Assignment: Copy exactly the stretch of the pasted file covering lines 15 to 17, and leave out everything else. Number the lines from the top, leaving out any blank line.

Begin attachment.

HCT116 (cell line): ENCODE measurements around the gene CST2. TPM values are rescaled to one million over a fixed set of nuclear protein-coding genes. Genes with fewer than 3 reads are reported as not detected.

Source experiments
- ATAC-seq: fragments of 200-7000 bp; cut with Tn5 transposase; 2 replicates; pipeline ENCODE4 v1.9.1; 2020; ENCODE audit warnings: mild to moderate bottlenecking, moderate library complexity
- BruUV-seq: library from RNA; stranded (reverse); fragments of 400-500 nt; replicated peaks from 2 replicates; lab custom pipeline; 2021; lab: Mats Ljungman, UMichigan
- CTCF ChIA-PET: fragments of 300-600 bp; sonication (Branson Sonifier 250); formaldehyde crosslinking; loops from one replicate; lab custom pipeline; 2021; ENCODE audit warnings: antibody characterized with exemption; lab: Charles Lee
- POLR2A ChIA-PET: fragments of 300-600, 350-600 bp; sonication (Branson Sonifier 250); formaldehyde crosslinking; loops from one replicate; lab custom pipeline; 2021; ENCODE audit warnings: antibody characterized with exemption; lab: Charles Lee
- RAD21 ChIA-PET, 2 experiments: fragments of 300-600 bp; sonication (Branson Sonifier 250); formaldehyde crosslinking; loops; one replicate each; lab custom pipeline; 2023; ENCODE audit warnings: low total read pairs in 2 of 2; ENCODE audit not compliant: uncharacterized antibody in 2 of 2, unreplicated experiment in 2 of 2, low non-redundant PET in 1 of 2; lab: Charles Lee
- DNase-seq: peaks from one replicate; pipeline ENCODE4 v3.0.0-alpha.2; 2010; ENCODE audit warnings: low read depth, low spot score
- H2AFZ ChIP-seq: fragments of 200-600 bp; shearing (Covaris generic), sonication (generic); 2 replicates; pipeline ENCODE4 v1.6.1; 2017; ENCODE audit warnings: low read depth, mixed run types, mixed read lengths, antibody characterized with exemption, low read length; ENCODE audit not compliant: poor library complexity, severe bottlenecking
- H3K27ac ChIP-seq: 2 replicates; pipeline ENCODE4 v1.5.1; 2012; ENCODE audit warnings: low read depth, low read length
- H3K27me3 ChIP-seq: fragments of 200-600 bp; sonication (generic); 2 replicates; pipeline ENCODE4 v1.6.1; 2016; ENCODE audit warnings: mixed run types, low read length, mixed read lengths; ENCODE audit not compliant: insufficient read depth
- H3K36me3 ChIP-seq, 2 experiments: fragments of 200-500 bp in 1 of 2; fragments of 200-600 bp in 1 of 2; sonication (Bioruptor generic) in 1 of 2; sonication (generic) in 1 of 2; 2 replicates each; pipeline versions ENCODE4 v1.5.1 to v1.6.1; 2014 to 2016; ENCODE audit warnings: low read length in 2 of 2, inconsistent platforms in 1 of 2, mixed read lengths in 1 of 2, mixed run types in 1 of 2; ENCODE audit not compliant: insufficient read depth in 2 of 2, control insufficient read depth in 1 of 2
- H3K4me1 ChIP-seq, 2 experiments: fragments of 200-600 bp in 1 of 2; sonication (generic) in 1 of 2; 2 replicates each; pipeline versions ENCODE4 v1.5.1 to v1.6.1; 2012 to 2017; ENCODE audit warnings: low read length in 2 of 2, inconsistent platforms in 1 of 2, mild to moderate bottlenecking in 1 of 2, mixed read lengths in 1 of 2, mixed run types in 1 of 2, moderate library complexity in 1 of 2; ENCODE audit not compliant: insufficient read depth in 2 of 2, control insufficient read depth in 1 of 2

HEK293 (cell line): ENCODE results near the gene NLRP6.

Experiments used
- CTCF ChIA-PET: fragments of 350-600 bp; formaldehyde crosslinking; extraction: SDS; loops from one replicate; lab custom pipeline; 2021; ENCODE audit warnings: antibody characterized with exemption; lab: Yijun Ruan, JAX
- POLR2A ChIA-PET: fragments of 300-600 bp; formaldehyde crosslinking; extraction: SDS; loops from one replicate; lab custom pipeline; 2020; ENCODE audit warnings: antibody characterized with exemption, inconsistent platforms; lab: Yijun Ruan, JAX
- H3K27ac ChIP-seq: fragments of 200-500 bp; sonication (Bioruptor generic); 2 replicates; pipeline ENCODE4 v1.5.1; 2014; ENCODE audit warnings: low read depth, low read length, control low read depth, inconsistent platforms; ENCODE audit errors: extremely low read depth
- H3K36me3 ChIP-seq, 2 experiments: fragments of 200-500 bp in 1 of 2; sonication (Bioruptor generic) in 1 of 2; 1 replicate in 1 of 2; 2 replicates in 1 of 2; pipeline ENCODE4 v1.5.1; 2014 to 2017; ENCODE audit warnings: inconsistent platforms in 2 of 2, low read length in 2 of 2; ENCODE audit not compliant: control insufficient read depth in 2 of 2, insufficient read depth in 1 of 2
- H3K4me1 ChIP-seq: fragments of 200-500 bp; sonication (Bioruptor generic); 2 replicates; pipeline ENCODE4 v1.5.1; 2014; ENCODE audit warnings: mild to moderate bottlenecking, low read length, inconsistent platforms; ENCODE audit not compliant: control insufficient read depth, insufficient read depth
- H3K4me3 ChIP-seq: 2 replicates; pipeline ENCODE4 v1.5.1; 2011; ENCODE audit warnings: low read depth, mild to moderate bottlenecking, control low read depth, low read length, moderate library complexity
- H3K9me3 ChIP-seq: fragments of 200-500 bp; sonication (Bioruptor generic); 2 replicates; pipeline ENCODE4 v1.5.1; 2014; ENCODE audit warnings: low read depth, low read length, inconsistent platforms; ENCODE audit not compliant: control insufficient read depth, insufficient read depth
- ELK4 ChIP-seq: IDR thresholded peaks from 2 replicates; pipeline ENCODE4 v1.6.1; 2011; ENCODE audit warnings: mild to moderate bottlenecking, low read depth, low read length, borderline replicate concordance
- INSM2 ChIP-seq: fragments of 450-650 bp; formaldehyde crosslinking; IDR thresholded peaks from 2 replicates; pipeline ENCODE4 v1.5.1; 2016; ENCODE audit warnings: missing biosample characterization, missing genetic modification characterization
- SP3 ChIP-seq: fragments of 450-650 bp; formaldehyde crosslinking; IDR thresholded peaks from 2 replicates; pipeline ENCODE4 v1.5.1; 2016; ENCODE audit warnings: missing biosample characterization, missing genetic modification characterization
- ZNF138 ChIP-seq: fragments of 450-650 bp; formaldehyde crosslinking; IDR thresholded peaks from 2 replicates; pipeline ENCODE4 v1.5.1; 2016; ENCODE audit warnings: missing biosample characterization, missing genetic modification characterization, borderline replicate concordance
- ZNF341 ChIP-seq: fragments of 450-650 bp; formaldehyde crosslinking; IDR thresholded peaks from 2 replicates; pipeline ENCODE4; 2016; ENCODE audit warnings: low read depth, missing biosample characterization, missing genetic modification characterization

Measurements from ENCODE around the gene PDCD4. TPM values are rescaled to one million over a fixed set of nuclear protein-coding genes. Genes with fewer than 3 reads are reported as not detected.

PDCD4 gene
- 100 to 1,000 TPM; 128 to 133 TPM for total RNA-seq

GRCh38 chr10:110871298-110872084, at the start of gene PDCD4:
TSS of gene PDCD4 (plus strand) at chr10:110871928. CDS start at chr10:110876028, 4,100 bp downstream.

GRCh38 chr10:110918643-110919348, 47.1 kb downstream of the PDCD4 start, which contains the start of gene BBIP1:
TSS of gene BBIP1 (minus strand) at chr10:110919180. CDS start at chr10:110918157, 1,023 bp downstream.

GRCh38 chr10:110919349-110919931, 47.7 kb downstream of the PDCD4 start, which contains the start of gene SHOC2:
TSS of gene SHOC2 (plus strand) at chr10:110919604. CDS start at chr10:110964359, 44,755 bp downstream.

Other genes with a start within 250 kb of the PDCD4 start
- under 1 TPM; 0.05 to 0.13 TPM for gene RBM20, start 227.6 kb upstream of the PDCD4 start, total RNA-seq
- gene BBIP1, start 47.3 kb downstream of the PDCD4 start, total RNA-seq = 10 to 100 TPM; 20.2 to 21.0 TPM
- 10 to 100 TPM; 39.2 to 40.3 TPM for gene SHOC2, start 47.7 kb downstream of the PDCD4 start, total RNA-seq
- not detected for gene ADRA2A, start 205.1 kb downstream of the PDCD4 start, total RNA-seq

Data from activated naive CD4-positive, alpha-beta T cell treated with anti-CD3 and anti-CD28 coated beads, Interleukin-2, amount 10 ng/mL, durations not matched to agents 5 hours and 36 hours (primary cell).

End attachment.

Experiments used
- CTCF ChIA-PET: fragments of 350-600 bp; formaldehyde crosslinking; extraction: SDS; loops from one replicate; lab custom pipeline; 2021; ENCODE audit warnings: antibody characterized with exemption; lab: Yijun Ruan, JAX
- POLR2A ChIA-PET: fragments of 300-600 bp; formaldehyde crosslinking; extraction: SDS; loops from one replicate; lab custom pipeline; 2020; ENCODE audit warnings: antibody characterized with exemption, inconsistent platforms; lab: Yijun Ruan, JAX